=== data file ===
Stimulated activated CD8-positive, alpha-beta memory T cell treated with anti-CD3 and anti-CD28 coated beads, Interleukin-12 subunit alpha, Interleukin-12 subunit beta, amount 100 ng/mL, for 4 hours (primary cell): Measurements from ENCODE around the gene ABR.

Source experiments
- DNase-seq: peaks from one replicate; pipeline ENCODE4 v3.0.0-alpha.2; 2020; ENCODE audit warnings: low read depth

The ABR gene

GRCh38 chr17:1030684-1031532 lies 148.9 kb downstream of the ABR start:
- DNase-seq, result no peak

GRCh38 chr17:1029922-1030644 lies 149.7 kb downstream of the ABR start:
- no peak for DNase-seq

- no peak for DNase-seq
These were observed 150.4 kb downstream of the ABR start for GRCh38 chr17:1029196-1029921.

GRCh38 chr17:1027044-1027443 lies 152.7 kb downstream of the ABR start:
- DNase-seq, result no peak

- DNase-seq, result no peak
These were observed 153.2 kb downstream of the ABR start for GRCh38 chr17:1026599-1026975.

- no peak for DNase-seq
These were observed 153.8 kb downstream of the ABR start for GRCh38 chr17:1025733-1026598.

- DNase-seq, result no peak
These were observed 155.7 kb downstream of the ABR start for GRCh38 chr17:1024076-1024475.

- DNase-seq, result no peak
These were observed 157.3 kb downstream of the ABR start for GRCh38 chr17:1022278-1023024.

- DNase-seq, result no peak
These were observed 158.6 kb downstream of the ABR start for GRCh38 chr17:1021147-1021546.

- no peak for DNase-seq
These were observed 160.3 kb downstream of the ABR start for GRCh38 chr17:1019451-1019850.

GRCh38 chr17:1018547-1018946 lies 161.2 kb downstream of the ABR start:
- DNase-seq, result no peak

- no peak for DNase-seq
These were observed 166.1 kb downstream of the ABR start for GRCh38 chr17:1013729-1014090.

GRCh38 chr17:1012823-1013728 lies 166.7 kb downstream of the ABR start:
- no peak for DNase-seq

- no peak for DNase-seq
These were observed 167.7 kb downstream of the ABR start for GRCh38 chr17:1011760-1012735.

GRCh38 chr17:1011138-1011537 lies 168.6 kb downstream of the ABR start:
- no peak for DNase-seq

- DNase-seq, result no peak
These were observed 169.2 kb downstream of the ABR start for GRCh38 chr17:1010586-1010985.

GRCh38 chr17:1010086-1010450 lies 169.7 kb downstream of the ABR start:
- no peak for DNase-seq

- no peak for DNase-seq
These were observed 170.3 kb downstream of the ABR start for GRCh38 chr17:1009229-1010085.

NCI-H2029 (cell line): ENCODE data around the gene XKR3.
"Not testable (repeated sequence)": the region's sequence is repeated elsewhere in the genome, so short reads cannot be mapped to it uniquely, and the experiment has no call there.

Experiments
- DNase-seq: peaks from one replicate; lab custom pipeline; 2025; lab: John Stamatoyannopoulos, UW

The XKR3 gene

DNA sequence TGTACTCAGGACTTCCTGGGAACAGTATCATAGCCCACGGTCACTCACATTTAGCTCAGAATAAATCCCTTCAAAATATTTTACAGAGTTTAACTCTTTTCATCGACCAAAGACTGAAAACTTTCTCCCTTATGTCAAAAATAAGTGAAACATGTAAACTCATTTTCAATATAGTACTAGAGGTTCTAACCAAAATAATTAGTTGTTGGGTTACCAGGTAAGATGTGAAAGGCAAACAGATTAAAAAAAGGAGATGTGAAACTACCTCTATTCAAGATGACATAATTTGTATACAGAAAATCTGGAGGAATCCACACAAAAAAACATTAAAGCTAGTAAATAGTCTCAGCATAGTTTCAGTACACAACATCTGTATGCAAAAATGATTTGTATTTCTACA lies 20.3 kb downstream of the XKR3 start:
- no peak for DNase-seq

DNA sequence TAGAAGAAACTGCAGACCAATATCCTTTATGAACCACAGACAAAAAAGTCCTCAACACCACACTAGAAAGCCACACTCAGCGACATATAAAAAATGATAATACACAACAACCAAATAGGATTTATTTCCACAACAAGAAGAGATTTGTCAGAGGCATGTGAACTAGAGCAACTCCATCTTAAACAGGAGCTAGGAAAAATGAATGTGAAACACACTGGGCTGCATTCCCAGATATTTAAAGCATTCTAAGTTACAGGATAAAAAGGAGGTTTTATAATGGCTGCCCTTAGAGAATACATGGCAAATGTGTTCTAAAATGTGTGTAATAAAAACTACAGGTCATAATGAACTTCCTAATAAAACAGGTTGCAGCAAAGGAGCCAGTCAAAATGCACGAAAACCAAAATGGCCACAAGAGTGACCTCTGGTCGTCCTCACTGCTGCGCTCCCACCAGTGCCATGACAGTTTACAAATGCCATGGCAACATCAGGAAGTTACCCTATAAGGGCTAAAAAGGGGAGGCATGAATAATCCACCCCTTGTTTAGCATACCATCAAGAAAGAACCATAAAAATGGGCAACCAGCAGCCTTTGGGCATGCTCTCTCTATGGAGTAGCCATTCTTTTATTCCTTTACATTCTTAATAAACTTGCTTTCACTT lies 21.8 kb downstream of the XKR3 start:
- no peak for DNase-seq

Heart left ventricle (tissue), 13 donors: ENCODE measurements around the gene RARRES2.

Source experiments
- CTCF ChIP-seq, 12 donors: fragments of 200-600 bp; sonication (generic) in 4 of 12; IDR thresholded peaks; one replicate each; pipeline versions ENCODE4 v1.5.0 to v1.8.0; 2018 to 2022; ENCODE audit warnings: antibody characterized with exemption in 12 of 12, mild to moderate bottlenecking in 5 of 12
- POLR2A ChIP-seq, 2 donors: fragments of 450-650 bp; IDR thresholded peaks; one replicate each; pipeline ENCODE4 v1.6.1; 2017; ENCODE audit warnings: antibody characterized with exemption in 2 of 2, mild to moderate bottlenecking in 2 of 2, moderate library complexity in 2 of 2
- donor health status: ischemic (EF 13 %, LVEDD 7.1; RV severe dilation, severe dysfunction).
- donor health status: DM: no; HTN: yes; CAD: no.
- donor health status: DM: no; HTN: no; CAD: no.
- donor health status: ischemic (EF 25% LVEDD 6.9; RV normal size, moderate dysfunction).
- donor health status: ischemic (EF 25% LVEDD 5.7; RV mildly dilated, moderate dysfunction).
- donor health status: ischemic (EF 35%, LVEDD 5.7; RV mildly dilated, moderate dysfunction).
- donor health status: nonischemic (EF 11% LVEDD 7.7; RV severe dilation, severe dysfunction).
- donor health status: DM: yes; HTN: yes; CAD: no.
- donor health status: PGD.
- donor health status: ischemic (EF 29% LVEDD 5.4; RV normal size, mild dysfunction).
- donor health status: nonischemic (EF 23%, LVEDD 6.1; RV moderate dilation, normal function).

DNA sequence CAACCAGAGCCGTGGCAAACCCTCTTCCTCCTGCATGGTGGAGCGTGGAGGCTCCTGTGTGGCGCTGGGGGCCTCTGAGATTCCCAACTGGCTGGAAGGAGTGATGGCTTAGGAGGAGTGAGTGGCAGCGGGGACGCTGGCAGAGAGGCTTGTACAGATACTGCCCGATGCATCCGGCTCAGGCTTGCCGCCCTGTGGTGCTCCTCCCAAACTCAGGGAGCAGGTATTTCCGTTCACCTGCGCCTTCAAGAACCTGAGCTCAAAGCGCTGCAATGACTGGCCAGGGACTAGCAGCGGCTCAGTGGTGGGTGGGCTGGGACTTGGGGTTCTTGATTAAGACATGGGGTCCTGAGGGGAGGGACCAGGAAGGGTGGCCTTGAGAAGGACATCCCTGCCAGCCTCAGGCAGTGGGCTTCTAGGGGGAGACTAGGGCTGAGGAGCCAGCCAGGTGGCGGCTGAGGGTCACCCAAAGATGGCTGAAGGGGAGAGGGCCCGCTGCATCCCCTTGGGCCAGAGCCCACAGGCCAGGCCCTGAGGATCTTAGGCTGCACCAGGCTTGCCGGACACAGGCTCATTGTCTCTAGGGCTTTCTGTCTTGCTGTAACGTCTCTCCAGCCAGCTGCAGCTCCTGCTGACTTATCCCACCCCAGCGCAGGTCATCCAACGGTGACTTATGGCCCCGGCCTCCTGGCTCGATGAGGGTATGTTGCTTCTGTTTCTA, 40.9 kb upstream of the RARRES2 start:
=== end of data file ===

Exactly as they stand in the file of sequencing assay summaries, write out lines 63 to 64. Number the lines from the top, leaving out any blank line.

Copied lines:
- donor health status: ischemic (EF 29% LVEDD 5.4; RV normal size, mild dysfunction).
- donor health status: nonischemic (EF 23%, LVEDD 6.1; RV moderate dilation, normal function).